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This question comes after reading a sentence

https://money.stackexchange.com/a/69731/88420

Wire transfer is the only way I know that is not reversible. Bank transfers are reversible;

From what I know, the two are synonims. It is a transfer you order at your bank using the destination IBAN coordinates. In particular, since I live in EU, there is the SEPA network (Single European Payment Area) that operates transfer.

In the context of SEPA, you can transfer money at ridiculous fees in euros or to any Member State account (e.g. DE to HR), and I have been transferring money to a number of European international accounts for free in the past.

I know that these transfer are reversible, though the chargeback must be initiated by the sender bank. I mean, if the customer complains the bank has the option of either calling the money back or say "we are sorry, sir, but the transfer is gone", and I witnessed both behaviors in different scam situations.

In the English language, what is the difference between the two wordings of transfer? E.g. ask Google and he will call both "virement" in French, "banküberweisung" in German, "bonifico" in Italian, "transferencia" in Spanish, to cite the major Western European languages

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    I doubt there's anything inherent in "In the English language" that implies the level of distinction between the two meanings that you're asking about. For everyday use, they are mostly synonymous; the "Devil is in the detail" would only be found in the specific terms and conditions of a particular service, irrespective of whether it called itself a wire or a bank transfer.
    – TripeHound
    Dec 2 '20 at 10:53
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    I literally owned a payment processing company, and, I still don't really understand the various transfer mechanisms. I've literally spoken to CTOs at name institutions who do not really understand it!
    – Fattie
    Dec 2 '20 at 14:12
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    @TripeHound - hmm, that's just not correct. "wire transfer" inevitably means "old-fashioned SWIFT type transfer". "bank transfer" inevitably means "not an old-fashioned wire transfer". "transfer" can mean precisely either of those things.
    – Fattie
    Dec 2 '20 at 14:24
  • one small point, OP, Google is just wrong; in say French there are certainly separate terms (just glance at the "make a payment" page on any bank site there)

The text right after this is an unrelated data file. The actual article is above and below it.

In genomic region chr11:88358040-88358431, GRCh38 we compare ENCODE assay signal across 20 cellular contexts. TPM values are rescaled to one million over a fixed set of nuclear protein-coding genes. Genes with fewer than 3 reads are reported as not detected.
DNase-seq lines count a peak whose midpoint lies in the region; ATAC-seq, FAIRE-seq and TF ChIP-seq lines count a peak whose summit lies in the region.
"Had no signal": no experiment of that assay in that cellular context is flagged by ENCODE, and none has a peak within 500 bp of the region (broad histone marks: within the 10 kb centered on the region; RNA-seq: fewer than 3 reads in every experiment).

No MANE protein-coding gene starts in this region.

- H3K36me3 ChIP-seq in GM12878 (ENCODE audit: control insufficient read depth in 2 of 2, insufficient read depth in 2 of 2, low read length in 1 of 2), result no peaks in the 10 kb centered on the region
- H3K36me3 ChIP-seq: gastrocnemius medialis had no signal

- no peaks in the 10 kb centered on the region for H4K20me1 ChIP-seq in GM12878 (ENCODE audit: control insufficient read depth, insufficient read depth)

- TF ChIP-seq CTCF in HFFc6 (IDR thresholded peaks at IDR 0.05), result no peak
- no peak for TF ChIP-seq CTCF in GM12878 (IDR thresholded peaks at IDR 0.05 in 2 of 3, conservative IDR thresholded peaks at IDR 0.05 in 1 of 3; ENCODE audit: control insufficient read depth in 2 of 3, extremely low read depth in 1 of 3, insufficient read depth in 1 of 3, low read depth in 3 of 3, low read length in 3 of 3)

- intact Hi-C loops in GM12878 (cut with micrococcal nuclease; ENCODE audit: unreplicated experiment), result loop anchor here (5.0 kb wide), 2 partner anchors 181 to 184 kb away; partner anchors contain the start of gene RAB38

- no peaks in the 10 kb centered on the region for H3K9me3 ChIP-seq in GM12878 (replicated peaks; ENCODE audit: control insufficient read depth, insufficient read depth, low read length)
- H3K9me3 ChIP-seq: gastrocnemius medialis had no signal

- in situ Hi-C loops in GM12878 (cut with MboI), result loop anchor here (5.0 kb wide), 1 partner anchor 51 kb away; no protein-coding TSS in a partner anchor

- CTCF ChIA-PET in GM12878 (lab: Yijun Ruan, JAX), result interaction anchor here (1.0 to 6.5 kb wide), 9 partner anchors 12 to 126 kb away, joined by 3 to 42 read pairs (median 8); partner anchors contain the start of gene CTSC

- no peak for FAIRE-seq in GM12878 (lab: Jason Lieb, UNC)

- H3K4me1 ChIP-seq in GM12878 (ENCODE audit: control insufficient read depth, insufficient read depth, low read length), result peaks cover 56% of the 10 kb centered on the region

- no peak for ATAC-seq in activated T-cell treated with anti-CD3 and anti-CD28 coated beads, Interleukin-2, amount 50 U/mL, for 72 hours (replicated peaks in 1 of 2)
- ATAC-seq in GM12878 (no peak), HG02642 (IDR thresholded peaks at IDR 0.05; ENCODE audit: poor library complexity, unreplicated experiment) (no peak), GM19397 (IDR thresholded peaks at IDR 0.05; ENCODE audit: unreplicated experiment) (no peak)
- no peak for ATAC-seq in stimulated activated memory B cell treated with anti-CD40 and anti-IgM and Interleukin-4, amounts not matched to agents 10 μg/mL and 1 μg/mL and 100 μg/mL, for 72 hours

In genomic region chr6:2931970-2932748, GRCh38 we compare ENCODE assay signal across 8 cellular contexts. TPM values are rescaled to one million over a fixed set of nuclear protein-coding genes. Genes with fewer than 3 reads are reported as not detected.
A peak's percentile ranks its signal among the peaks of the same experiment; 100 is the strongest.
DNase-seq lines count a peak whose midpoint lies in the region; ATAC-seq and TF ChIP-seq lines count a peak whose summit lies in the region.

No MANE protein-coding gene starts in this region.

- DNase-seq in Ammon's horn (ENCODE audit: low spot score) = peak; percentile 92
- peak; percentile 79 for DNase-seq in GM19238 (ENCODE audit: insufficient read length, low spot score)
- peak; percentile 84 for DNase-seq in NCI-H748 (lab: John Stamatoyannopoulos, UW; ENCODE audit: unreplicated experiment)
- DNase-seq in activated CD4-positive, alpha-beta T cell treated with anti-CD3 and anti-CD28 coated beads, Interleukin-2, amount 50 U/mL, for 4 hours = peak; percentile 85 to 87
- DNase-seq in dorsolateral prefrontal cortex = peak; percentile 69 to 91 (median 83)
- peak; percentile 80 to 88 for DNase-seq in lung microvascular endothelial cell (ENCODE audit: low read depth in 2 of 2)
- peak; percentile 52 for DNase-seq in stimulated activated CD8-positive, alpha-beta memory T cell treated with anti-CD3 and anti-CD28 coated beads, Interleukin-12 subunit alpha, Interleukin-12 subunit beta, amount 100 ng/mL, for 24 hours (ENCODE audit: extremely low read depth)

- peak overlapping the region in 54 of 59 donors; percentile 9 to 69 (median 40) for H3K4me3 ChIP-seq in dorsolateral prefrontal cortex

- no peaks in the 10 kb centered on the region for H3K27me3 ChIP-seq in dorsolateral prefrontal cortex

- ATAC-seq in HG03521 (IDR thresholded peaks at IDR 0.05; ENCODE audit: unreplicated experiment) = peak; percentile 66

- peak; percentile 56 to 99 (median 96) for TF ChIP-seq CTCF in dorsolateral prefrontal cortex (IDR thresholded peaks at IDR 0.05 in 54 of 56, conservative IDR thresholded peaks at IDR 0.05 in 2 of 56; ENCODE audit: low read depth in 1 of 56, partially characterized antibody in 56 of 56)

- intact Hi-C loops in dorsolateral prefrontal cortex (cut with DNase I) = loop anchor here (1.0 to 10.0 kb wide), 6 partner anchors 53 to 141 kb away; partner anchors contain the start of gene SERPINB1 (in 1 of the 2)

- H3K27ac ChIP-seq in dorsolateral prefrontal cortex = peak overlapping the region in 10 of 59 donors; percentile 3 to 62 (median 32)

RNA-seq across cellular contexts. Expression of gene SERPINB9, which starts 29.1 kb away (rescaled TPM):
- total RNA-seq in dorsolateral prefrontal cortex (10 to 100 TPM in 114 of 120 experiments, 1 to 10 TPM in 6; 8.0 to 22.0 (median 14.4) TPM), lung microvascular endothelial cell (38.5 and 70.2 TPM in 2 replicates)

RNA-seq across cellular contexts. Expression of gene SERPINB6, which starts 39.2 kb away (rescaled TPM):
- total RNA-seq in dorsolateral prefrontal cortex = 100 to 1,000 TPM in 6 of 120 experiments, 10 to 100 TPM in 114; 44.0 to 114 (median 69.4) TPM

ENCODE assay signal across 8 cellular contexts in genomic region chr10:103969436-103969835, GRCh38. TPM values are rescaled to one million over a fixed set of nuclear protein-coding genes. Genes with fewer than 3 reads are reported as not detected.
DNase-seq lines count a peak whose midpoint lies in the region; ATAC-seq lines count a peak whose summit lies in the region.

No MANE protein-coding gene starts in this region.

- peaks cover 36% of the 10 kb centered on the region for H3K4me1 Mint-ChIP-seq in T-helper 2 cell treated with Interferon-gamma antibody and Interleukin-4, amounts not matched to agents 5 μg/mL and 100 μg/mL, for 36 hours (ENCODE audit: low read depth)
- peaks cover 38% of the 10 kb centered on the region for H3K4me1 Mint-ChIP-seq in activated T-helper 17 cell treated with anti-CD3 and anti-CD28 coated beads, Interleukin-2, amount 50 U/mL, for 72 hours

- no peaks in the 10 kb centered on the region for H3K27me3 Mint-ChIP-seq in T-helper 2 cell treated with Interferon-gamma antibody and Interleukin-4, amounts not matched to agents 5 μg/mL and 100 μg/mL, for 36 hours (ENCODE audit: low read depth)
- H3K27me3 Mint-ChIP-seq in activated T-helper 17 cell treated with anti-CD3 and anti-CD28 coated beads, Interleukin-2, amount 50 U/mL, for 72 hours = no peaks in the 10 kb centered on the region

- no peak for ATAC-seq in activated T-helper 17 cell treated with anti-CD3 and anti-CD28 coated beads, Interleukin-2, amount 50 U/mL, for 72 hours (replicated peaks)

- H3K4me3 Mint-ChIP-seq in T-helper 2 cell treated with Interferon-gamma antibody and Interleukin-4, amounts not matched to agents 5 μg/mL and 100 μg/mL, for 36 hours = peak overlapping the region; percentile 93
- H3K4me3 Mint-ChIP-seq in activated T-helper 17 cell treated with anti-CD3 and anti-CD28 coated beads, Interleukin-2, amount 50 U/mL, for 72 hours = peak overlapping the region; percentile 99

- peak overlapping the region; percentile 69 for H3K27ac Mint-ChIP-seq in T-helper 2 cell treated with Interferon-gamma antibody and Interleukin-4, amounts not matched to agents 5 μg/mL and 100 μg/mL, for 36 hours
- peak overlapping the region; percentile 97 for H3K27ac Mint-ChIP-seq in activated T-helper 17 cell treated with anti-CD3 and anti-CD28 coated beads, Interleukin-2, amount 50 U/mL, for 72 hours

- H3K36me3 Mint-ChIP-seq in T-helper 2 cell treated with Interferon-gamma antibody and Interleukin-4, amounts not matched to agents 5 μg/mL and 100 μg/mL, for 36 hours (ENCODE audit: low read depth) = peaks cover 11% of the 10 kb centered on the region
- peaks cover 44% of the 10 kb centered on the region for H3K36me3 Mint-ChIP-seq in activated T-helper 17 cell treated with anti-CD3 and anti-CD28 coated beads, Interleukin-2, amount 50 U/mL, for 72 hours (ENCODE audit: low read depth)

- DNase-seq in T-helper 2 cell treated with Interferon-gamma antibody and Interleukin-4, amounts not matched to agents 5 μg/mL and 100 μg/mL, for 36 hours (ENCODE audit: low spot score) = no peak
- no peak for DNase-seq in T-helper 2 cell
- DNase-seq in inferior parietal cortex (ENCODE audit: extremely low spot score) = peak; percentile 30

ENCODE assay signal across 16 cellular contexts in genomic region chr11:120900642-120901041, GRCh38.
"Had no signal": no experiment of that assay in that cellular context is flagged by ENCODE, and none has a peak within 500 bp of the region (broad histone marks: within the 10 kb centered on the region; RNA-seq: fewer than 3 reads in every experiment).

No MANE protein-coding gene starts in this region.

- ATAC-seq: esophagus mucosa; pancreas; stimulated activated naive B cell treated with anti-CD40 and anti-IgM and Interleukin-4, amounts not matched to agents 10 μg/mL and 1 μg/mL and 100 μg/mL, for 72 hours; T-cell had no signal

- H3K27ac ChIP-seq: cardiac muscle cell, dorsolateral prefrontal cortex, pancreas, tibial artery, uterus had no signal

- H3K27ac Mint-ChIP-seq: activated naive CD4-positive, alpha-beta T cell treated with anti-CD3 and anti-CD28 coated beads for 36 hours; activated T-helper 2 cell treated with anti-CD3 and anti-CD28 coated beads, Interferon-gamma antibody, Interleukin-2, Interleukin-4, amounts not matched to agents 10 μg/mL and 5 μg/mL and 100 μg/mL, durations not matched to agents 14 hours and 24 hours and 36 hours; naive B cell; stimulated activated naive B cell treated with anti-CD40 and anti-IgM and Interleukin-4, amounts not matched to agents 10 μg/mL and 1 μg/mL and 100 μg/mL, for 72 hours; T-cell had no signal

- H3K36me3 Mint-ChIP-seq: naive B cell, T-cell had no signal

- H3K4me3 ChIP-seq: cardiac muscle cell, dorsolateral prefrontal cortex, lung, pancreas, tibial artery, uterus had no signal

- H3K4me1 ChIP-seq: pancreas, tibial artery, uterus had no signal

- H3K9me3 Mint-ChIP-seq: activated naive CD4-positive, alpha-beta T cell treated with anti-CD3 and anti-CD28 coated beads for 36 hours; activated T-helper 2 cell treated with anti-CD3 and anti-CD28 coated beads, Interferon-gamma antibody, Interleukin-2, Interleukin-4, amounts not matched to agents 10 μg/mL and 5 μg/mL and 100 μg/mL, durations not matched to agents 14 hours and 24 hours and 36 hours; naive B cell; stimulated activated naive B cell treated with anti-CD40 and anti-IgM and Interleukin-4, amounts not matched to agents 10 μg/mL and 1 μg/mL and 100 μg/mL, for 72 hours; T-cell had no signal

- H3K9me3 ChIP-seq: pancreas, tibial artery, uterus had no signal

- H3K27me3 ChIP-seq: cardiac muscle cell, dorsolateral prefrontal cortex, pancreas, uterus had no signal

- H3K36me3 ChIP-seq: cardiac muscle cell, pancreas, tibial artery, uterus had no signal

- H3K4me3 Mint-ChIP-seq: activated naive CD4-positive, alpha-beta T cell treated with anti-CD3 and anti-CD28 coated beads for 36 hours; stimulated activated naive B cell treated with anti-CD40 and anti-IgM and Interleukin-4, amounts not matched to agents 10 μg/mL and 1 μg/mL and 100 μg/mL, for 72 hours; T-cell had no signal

– Fattie
    Dec 2 '20 at 14:41
  • And if the bank claims they have both wire transfers and bank transfers, the next question is "What is the fee for each service?" Dec 2 '20 at 19:33
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  1. "wire transfer" typically means the "SWIFT" system and which, if for some reason you wanted to, you could read about on wikipedia or similar. (Which, as an aside - and this causes vast confusion - is little more than "an early email-type messaging system". {Most folks think that the money travels "by SWIFT", or something: not really.} You can actually do "wire transfers" completely unrelated to using the SWIFT messaging system, but, whatever.)

  2. "bank transfer" - in the context of contradistinction from "wire transfer" - means one of the many systems, more modern than "SWIFT wire transfer", which are used these days.

  3. Note that point 2 can range from the staggeringly old-fashioned, basically laughable systems still used in the US ("ACH" etc) to the hyper-modern systems ("the government caps the fee at 20 cents") used in Europe, and the inexplicable/ineffable mysteriously Eastern systems used in Asia. To repeat, "bank transfer" is, let us say, the local, modern system for xferring money around. (Note that, for example, the OP here assumes "bank transfer" is "their" local national/regional bank-transfer-thing; actually, in Australia or Shanghai or Korea or Canada, the local national/regional bank-transfer-thing, of those parts, would seem very foreign/bizarre!)

  4. Note though that the word "transfer", alone, can be and is certainly used to mean "any sort" of transfer, whether the ancient "wire transfer" ("SWIFT") or one of the more modern ones. This is important in the context of the question "how used in English?".